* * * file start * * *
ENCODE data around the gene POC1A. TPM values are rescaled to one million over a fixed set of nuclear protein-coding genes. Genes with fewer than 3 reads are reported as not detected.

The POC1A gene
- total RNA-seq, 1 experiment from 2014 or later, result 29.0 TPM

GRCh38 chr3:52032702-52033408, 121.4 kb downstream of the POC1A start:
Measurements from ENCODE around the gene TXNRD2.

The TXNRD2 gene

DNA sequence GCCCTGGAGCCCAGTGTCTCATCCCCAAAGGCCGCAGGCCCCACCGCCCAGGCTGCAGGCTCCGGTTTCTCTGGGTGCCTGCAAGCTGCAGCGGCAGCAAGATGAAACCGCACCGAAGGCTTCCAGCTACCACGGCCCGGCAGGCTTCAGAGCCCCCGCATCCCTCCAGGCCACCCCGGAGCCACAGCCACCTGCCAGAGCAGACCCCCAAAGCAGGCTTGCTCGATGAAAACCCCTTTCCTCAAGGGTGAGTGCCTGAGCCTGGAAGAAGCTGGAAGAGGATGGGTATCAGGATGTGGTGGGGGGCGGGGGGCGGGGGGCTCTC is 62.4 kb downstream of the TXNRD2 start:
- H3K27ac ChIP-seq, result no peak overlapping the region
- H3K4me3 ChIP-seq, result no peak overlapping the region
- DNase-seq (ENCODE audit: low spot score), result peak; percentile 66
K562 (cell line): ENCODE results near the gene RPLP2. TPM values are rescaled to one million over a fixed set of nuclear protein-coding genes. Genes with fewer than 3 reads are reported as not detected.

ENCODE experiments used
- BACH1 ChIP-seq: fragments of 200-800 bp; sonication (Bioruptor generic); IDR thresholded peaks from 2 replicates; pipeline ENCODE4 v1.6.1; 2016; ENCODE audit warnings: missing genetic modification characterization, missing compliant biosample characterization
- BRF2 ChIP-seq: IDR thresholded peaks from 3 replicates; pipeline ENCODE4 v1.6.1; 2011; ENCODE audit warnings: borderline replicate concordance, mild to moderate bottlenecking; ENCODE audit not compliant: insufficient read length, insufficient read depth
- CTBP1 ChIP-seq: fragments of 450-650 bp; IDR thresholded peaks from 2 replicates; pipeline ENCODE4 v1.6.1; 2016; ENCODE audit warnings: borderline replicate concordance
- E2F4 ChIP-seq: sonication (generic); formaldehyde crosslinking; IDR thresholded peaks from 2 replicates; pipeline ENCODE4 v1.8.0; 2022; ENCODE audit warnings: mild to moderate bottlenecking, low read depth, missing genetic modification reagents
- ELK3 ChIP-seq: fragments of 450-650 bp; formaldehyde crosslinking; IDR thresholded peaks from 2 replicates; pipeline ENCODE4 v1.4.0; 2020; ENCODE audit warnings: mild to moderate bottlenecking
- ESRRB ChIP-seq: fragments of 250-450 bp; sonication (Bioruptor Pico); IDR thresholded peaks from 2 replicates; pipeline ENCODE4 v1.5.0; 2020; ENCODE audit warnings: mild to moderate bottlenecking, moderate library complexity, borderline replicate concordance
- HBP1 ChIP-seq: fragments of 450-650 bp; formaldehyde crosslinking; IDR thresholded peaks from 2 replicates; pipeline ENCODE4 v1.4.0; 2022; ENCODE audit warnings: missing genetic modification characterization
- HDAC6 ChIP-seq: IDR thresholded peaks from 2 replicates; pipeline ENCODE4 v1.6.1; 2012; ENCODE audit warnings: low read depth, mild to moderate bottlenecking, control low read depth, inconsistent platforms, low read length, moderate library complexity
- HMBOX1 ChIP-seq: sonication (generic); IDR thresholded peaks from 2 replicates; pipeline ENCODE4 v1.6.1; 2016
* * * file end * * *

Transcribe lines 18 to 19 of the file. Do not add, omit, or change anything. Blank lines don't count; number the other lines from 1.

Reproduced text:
- ESRRB ChIP-seq: fragments of 250-450 bp; sonication (Bioruptor Pico); IDR thresholded peaks from 2 replicates; pipeline ENCODE4 v1.5.0; 2020; ENCODE audit warnings: mild to moderate bottlenecking, moderate library complexity, borderline replicate concordance
- HBP1 ChIP-seq: fragments of 450-650 bp; formaldehyde crosslinking; IDR thresholded peaks from 2 replicates; pipeline ENCODE4 v1.4.0; 2022; ENCODE audit warnings: missing genetic modification characterization